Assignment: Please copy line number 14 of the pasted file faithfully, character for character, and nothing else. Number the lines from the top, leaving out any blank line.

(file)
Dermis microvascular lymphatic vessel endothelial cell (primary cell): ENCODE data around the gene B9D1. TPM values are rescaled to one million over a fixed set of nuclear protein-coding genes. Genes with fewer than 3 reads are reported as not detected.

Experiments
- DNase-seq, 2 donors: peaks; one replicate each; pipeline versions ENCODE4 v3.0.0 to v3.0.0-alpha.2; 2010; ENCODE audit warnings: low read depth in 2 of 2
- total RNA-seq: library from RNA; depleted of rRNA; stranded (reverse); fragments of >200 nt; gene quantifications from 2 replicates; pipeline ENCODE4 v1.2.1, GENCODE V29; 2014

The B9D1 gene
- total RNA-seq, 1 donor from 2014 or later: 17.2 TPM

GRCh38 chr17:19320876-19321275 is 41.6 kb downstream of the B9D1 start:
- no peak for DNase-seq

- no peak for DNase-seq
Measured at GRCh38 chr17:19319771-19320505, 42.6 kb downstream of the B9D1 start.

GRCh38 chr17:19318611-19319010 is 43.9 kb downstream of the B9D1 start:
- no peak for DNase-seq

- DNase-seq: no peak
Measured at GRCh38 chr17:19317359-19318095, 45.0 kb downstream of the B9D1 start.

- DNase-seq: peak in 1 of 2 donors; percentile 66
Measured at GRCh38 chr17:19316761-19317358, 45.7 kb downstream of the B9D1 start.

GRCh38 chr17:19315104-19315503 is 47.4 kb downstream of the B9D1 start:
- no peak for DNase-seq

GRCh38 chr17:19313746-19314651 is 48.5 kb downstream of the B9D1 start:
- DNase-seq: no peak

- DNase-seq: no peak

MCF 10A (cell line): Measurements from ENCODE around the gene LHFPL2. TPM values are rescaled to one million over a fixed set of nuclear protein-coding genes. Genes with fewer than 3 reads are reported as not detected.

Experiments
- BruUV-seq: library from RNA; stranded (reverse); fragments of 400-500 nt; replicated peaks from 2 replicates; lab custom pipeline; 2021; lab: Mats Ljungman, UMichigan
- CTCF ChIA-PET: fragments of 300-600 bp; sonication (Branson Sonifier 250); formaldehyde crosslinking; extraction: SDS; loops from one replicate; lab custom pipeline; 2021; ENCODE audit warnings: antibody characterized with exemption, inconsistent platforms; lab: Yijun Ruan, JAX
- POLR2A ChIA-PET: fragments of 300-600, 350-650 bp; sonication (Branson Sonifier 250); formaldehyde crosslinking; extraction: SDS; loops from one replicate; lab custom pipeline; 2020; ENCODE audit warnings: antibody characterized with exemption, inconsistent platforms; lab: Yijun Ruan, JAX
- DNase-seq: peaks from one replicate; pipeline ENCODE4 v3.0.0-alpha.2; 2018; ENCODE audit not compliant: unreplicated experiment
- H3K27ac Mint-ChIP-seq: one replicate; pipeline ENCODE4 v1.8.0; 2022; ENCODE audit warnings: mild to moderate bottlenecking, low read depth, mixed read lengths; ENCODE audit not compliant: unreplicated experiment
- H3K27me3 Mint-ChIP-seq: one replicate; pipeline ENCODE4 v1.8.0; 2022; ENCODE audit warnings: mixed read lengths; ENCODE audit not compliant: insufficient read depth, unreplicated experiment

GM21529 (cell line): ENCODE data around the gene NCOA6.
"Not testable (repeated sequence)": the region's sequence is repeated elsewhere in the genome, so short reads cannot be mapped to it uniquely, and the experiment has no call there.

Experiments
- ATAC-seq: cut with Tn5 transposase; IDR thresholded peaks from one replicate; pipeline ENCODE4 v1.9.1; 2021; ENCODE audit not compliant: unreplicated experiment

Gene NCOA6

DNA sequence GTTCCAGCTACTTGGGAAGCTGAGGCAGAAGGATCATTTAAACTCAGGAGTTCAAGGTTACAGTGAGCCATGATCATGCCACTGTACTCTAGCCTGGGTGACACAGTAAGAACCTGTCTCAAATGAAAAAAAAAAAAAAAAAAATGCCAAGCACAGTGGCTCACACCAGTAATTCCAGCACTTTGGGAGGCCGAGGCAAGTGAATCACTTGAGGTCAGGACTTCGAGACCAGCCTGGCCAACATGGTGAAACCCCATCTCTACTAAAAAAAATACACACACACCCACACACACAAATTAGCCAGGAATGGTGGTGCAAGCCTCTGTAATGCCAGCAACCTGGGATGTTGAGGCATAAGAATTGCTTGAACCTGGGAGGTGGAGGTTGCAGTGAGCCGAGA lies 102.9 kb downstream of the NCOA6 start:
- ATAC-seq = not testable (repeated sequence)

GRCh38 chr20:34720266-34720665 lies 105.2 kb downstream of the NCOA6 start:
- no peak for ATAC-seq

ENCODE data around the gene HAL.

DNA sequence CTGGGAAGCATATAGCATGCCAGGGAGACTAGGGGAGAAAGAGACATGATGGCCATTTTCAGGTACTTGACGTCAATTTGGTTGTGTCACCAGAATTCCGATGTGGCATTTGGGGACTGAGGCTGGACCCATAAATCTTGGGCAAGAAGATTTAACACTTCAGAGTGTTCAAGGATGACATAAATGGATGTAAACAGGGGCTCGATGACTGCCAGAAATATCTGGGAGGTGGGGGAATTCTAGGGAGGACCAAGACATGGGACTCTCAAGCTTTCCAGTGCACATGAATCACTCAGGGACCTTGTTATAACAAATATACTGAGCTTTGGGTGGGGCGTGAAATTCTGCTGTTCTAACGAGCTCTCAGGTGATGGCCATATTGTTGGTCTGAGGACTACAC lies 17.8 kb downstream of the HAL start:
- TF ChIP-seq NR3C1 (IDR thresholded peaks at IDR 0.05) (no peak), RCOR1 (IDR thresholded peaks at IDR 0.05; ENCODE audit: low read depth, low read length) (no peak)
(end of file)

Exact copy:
Measured at GRCh38 chr17:19317359-19318095, 45.0 kb downstream of the B9D1 start.